HRE & # 39; s newest wheel looks like it shouldn't exist. It has overlapping pass-throughs, has absurd corners, looks just as fragile as a pretzel and is lighter than an average passenger car tire. Made from carbon fiber and titanium, it is one of the most advanced wheels ever made, and it is only possible through additive production.
The wheel shown here is the second generation of the HRE3D + from HRE. The first version was released in November 2018, with the claimed title of & # 39; the world's first 3D-printed titanium wheel. The HRE3D + V2, as we will call it, takes everything learned from the first model and improves it.
HRE called on GE Additive for two unique production processes, Direct Metal Laser Melting (DMLM) and Electron Beam Melting (EBM). DMLM melts extremely fine layers of titanium powder together to form structures. EBM, which was used on HRE3D + V1, uses a concentrated electron beam to melt and unite raw metals in a vacuum. However, these wheels are not simply melted into their final shape. Various steps for removing the powder, removing structural supports in the 3D parts, machining, manual finishing and cleaning are required to complete the end result. According to HRE, the refined process of the HRE3D + V2 reduces the raw waste of titanium material from 80 percent to five percent.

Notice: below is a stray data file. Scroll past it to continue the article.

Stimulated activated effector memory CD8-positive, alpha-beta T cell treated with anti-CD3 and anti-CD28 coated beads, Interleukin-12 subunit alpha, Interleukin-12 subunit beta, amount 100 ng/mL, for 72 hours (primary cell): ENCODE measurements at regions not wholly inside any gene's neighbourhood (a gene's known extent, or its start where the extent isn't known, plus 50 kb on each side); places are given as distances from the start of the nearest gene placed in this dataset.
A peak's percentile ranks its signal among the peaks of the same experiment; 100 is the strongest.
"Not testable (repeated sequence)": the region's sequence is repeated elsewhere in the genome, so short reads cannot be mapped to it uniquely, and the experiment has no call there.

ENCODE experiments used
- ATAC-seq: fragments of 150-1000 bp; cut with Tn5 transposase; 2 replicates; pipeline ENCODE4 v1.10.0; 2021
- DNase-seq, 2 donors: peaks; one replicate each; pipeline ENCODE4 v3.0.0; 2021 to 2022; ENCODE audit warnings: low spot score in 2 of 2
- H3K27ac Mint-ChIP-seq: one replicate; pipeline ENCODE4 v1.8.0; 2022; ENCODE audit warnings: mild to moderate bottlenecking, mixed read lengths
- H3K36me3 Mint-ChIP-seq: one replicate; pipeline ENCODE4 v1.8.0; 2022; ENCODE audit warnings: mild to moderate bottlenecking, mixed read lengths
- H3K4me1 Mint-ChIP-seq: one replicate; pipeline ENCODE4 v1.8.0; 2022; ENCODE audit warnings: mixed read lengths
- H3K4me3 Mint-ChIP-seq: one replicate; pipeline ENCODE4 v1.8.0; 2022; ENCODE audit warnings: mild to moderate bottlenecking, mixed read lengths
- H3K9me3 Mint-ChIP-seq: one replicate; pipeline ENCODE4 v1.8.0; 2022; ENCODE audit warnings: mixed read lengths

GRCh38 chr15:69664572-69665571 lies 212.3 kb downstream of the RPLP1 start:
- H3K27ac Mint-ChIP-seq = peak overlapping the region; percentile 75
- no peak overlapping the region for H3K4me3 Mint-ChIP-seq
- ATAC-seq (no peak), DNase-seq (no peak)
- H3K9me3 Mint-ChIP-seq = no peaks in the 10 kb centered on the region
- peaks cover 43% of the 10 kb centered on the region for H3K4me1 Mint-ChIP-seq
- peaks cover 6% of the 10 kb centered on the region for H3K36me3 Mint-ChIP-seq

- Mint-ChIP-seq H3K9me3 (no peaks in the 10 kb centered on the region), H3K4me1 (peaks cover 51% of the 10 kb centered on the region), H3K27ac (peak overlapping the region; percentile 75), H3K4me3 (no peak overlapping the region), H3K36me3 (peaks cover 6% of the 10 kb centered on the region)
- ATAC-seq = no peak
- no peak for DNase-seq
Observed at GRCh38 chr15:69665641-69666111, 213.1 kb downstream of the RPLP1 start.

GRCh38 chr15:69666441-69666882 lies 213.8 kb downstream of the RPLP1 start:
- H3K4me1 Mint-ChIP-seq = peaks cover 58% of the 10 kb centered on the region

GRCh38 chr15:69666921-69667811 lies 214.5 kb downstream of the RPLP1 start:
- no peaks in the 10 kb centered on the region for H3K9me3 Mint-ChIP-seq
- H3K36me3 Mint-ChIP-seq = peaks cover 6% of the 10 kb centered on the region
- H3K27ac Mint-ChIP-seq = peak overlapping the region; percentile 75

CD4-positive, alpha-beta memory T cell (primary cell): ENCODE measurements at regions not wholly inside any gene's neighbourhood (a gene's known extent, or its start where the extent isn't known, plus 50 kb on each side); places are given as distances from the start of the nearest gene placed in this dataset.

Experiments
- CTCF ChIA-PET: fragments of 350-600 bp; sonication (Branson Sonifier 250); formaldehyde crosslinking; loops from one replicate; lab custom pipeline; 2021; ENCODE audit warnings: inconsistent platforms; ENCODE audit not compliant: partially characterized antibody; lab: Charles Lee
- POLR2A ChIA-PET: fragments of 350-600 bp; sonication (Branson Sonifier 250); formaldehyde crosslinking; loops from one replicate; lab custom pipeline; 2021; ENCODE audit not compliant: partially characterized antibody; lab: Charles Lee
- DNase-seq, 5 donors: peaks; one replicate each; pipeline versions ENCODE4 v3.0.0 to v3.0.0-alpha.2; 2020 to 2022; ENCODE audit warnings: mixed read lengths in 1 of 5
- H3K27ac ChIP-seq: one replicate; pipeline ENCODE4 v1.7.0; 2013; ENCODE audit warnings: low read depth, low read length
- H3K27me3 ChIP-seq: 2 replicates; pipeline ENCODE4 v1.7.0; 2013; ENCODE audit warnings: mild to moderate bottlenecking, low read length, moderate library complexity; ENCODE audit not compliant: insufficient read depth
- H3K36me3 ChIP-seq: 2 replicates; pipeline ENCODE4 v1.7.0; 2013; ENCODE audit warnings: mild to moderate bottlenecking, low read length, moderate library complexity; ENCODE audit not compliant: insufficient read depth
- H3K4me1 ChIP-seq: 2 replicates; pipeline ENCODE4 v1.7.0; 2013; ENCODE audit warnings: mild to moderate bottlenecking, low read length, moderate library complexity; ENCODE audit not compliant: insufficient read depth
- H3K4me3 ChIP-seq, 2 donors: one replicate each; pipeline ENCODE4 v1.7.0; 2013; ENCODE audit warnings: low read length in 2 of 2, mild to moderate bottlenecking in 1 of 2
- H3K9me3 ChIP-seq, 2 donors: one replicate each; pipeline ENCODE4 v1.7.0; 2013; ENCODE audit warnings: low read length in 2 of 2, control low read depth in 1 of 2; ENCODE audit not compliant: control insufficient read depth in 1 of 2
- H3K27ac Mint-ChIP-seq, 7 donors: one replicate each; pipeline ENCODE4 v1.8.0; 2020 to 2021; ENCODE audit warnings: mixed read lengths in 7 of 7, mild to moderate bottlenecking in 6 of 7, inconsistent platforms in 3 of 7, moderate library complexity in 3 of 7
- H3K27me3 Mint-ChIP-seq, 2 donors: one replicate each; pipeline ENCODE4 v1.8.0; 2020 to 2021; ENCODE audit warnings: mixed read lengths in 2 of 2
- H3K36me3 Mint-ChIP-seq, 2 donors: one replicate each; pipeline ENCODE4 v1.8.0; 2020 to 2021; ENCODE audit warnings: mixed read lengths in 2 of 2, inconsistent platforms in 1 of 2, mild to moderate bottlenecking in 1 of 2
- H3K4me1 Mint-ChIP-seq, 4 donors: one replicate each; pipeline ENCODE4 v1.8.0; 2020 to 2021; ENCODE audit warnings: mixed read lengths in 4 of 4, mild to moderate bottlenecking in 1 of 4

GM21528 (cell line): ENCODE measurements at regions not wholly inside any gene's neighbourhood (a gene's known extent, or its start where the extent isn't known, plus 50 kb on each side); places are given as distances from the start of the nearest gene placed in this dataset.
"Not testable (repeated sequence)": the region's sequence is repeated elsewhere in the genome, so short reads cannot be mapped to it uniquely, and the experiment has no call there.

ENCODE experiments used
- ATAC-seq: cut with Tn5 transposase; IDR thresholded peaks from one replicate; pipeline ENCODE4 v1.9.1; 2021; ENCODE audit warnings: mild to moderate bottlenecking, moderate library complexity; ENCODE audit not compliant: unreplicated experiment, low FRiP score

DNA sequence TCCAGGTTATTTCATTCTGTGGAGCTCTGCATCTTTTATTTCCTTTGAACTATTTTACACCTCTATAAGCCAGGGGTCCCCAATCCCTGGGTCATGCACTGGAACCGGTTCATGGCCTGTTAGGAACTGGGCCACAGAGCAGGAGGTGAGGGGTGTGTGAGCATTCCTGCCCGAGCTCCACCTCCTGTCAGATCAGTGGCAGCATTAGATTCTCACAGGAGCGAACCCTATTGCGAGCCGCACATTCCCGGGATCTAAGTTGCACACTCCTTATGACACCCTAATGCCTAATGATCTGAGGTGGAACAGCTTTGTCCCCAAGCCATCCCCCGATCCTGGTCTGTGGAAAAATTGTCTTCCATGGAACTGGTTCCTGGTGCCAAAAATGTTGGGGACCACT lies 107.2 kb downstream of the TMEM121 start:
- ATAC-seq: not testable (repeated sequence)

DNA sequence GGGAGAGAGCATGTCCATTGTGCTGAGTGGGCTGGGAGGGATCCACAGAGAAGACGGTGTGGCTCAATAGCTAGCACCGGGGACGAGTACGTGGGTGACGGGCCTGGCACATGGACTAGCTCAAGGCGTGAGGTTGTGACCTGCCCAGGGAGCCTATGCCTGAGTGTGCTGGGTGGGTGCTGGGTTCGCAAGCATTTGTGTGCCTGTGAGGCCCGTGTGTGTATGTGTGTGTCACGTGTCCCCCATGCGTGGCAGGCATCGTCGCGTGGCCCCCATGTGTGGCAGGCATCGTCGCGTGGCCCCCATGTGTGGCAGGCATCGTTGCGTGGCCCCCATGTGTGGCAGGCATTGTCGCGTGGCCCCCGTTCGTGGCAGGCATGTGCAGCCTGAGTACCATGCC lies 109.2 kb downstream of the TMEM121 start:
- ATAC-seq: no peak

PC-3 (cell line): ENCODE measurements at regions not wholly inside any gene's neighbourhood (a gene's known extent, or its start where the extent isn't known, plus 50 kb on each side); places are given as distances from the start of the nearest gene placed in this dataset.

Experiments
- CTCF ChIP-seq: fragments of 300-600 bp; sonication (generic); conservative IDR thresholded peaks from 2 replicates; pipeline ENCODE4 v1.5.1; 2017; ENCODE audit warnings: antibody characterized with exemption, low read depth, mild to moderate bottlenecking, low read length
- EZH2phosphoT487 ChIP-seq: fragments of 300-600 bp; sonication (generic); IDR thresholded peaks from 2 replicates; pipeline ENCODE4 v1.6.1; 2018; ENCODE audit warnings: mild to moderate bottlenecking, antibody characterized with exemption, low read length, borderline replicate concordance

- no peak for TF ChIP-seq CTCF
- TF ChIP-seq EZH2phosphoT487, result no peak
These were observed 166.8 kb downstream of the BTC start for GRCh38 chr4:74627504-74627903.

The new wheel is also lighter. While the 20 and 21-inch HRE3D + wheels weighed 20 and 23 pounds, the HRE3D + V2 wheels weigh 16 and 19 pounds. The first wheels were made up of six parts and a carbon fiber barrel, but the new wheel has a newly designed central area and uses only five printed parts that connect to a carbon fiber barrel.
To show off the new design, HRE placed the new model on a beautiful 2019 Ford GT. The wheels debuted this week at the GE Additive stand at RAPID + TCT 2019 in Detroit. See how the melting processes work in the feature video below.